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Route 9 in central New Jersey was closed in both directions after two tanker trucks crashed Friday morning, causing a massive fuel spill, evacuations and major delays for motorists in the area, authorities said.
A total of 6,000 gallons of fuel – 3,500 gallons of diesel fuel from one tanker and 2,500 gallons of gasoline from the other – spilled onto Route 9 near its intersection with Route 520 in Marlboro, according to the Monmouth County Sheriff's Office.
The highway was expected to remain shut down through the evening rush hour, according to the sheriff's office. Authorities urged motorists to avoid the area and plan an alternate route.
Aerial photos from the scene showed pools of fuel had spread across much of the intersection.
The crash and spill caused major traffic delays, and nearby shops, offices and a nursery school were evacuated, Marlboro Mayor Jon Hornik told the Asbury Park Press. But he said crews had the situation "under control."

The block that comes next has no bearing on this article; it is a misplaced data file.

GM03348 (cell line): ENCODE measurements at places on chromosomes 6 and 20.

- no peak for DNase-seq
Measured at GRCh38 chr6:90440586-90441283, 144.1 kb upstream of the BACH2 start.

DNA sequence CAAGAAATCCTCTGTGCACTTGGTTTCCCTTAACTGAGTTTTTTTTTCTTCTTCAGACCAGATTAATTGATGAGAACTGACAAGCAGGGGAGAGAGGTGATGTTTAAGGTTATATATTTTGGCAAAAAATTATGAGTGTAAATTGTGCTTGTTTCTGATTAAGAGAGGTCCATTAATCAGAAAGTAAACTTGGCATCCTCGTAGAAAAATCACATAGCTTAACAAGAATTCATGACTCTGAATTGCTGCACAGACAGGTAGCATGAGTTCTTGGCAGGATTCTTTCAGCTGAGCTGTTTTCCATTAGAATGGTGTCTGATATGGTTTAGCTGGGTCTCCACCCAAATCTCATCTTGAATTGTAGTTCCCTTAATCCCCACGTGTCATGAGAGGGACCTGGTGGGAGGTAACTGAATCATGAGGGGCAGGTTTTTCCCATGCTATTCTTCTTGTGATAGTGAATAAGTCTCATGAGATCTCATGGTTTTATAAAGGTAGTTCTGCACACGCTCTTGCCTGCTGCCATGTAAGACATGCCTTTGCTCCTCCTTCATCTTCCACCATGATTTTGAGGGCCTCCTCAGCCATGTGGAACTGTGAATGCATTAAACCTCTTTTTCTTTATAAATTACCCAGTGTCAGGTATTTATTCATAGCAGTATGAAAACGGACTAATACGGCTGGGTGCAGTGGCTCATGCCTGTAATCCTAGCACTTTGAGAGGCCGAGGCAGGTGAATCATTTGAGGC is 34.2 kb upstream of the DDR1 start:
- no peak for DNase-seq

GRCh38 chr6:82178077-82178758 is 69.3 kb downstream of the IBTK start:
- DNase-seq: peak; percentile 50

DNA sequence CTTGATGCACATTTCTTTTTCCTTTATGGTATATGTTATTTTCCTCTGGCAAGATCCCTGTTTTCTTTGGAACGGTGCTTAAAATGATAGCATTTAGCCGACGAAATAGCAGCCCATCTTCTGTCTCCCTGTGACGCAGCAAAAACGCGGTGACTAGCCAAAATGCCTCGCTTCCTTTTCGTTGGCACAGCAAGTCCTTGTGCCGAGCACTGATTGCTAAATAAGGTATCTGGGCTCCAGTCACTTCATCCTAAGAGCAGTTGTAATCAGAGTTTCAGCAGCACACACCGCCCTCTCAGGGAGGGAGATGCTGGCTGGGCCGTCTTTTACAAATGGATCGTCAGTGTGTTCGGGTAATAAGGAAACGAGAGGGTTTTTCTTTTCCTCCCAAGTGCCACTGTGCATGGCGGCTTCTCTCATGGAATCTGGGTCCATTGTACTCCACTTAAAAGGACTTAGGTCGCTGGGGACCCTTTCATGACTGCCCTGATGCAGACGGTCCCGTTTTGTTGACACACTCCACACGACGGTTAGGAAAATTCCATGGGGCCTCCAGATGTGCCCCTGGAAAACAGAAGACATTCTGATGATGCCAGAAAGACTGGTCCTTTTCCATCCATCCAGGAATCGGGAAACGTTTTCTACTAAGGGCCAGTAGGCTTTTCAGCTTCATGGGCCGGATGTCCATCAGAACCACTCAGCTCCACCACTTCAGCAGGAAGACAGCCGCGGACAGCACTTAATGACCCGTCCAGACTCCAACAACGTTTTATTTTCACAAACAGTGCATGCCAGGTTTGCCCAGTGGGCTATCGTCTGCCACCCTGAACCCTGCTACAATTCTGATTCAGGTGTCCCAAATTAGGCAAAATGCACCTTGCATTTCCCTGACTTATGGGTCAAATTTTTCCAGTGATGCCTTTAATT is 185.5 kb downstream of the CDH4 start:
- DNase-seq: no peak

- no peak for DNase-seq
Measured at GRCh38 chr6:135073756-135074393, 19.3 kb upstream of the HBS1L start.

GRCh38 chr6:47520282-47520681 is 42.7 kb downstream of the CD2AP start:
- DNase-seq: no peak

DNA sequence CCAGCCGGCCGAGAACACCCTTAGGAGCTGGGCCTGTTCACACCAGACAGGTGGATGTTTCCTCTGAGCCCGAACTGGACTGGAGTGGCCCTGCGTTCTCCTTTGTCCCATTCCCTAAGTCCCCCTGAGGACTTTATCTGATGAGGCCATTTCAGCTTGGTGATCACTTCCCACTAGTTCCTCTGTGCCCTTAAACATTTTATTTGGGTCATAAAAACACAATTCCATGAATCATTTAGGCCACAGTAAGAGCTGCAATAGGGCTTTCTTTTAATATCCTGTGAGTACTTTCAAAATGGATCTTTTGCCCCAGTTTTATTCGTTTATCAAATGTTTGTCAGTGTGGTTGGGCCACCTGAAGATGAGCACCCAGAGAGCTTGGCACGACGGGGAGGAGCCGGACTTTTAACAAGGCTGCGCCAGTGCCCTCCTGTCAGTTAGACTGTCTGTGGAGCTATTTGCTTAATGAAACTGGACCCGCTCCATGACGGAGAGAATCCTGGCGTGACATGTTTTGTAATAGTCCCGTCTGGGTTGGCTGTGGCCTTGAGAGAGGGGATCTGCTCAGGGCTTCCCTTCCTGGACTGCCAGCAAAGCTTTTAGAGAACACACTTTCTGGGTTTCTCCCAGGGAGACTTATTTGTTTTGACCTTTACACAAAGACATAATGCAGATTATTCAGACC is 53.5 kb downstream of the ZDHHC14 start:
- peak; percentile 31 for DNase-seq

The driver of the leaking truck was taken to the hospital for minor injuries, Marlboro Police Capt. Fred Reck said.
The county's hazmat team, as well as local and county police departments, fire departments and emergency management officials were on site, Hornik said. He said he didn't know what company or companies own the tankers.
The New Jersey Department of Transportation was also on site assessing the situation, spokeswoman Mairin Bellack said. Hornik said the NJDOT will also determine traffic routes for motorists during the evening commute. 
About half the stores in Marlboro Plaza, which includes Kohl's and TJ Maxx, were evacuated, Hornik said. A Press reporter at the scene said Marlboro Commons, which houses Whole Foods, and the Lowe's shopping center were evacuated. 
Hornik said The Goddard School, a nursery school, was evacuated and the children taken to the township's recreation center. An Exxon gas station, a chiropractor's office, Starbucks and several other businesses were also evacuated.
Fuel could be smelled from at least a quarter-mile away. 
A tanker truck belonging to the Vineland-based Samuel Coraluzzo Co. & Torrissi Transport was near the site of the crash ready to suck the fuel out of the damaged tanker on Friday afternoon. 
The sheriff's office said the remaining fuel would have to be removed from both tankers before they could be towed from the scene.
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